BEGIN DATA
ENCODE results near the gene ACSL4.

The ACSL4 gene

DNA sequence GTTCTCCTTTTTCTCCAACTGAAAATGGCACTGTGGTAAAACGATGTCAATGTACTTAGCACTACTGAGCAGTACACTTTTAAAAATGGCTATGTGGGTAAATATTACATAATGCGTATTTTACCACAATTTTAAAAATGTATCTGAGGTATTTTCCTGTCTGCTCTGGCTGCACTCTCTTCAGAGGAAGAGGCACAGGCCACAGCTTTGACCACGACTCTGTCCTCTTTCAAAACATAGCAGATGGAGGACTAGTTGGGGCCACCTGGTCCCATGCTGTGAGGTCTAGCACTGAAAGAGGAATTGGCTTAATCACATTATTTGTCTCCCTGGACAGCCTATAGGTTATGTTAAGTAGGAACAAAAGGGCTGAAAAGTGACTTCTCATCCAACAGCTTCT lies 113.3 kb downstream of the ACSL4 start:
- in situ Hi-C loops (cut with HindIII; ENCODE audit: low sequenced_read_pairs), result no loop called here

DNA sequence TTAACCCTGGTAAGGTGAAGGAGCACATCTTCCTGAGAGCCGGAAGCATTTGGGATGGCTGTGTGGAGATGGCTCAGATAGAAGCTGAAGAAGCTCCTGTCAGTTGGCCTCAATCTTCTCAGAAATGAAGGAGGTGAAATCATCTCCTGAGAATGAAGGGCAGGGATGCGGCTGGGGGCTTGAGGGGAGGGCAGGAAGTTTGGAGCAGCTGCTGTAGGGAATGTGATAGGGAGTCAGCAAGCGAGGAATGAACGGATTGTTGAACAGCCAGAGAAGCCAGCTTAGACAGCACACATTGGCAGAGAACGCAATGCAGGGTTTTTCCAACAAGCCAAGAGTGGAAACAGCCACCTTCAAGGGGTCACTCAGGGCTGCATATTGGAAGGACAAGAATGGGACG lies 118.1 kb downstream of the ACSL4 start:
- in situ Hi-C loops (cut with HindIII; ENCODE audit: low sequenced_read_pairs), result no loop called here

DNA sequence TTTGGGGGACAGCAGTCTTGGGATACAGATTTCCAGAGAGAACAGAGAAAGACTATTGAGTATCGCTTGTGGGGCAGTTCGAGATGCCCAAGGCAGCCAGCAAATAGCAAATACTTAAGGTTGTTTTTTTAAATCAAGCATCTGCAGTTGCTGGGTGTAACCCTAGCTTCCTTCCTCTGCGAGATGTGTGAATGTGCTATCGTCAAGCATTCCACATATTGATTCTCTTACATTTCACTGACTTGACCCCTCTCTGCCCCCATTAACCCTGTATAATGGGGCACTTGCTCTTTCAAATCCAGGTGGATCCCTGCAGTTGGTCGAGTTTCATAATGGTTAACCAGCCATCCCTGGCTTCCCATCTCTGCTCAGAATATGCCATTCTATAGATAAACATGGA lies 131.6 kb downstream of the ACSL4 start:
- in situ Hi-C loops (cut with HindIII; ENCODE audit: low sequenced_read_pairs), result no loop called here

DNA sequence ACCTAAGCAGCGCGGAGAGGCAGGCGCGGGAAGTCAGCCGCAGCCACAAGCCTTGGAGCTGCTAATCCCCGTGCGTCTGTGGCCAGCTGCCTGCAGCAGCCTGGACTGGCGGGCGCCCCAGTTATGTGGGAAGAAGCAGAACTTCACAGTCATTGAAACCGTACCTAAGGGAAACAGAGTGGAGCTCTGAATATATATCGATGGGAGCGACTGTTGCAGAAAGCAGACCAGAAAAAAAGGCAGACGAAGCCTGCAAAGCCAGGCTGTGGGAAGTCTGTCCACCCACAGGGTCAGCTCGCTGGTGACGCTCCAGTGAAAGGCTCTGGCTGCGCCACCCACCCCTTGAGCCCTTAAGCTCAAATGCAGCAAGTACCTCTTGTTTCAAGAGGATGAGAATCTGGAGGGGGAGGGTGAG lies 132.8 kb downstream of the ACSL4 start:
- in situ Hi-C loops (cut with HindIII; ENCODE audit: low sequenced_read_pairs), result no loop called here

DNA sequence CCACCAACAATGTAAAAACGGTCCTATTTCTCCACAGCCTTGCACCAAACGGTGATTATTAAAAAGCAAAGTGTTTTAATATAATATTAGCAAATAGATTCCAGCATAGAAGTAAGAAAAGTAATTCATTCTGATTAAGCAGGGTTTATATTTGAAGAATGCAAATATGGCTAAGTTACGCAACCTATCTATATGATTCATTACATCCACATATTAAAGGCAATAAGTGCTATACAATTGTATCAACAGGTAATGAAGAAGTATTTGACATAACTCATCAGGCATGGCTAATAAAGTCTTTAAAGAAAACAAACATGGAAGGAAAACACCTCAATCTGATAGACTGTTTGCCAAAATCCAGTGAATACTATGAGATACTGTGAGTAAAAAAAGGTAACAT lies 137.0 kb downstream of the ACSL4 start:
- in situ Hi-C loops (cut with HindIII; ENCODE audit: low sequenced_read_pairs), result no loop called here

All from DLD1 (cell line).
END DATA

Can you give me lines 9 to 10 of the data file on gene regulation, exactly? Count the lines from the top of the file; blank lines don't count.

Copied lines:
DNA sequence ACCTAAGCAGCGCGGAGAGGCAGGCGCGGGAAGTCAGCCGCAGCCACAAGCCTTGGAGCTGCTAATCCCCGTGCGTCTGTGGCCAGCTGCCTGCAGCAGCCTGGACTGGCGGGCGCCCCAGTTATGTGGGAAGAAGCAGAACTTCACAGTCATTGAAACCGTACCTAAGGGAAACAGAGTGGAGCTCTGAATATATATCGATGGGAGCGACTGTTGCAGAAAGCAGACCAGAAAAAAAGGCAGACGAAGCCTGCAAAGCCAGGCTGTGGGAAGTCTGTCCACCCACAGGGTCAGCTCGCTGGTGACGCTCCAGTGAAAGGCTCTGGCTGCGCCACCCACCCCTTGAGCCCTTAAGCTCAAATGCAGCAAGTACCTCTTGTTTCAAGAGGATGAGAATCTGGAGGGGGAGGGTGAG lies 132.8 kb downstream of the ACSL4 start:
- in situ Hi-C loops (cut with HindIII; ENCODE audit: low sequenced_read_pairs), result no loop called here